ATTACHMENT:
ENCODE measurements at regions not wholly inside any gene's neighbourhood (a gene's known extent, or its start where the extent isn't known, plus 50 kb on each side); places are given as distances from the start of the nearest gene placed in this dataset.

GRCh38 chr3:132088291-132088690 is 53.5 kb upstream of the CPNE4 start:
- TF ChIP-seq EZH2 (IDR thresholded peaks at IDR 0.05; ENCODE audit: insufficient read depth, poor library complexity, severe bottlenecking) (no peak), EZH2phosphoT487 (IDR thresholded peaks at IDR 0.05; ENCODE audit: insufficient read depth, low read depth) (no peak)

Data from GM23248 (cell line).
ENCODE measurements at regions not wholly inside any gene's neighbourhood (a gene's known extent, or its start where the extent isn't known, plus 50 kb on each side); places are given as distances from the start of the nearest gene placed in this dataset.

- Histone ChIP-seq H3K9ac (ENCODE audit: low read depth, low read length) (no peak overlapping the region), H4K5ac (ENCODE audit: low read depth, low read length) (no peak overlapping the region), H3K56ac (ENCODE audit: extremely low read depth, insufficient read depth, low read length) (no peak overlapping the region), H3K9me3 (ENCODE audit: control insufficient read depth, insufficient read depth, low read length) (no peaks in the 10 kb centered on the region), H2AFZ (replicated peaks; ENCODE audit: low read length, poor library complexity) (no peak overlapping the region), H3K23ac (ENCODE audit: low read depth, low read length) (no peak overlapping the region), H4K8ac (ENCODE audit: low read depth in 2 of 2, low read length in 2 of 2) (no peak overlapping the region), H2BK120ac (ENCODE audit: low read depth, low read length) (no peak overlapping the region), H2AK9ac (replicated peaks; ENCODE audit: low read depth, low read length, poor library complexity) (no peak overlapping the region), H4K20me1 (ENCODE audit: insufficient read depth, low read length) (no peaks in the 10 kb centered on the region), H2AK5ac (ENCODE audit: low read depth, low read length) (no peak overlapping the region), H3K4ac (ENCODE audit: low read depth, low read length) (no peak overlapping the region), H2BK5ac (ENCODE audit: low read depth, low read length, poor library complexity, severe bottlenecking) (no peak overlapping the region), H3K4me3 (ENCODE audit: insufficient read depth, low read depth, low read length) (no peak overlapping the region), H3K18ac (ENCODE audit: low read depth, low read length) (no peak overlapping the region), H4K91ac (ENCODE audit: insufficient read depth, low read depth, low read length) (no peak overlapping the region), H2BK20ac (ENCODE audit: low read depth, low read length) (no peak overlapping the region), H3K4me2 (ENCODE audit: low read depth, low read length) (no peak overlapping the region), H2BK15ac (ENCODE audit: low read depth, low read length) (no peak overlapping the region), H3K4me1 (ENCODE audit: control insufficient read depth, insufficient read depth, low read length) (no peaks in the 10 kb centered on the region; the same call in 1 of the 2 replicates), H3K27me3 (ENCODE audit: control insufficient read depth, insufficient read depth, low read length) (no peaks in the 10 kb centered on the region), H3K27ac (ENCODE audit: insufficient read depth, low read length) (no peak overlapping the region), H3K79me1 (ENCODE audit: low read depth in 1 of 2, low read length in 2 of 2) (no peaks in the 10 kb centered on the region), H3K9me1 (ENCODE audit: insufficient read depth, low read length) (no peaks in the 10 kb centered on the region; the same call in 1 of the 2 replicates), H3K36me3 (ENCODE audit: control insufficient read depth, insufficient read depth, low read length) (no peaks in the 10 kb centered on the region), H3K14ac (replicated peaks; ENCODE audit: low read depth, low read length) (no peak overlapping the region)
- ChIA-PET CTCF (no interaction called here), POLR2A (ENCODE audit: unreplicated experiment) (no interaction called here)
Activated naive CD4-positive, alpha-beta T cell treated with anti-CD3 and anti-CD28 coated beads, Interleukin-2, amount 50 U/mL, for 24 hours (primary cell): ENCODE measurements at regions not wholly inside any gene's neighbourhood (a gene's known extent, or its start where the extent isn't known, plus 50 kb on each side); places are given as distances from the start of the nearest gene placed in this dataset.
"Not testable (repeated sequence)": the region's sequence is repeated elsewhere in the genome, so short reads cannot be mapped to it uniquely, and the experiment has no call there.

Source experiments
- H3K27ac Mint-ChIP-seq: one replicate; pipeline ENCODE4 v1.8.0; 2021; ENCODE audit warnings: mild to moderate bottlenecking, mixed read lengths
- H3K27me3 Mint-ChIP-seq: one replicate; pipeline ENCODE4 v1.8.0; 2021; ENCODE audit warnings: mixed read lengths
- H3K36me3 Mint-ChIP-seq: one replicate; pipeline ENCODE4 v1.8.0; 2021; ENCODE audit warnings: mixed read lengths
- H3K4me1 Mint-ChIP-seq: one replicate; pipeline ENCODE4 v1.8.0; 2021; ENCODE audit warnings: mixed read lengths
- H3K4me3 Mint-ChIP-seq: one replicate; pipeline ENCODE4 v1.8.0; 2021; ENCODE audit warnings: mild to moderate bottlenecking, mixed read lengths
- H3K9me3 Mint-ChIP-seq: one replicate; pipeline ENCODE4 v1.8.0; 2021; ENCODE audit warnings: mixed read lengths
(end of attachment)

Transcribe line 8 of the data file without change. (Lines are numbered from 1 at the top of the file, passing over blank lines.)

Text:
Activated naive CD4-positive, alpha-beta T cell treated with anti-CD3 and anti-CD28 coated beads, Interleukin-2, amount 50 U/mL, for 24 hours (primary cell): ENCODE measurements at regions not wholly inside any gene's neighbourhood (a gene's known extent, or its start where the extent isn't known, plus 50 kb on each side); places are given as distances from the start of the nearest gene placed in this dataset.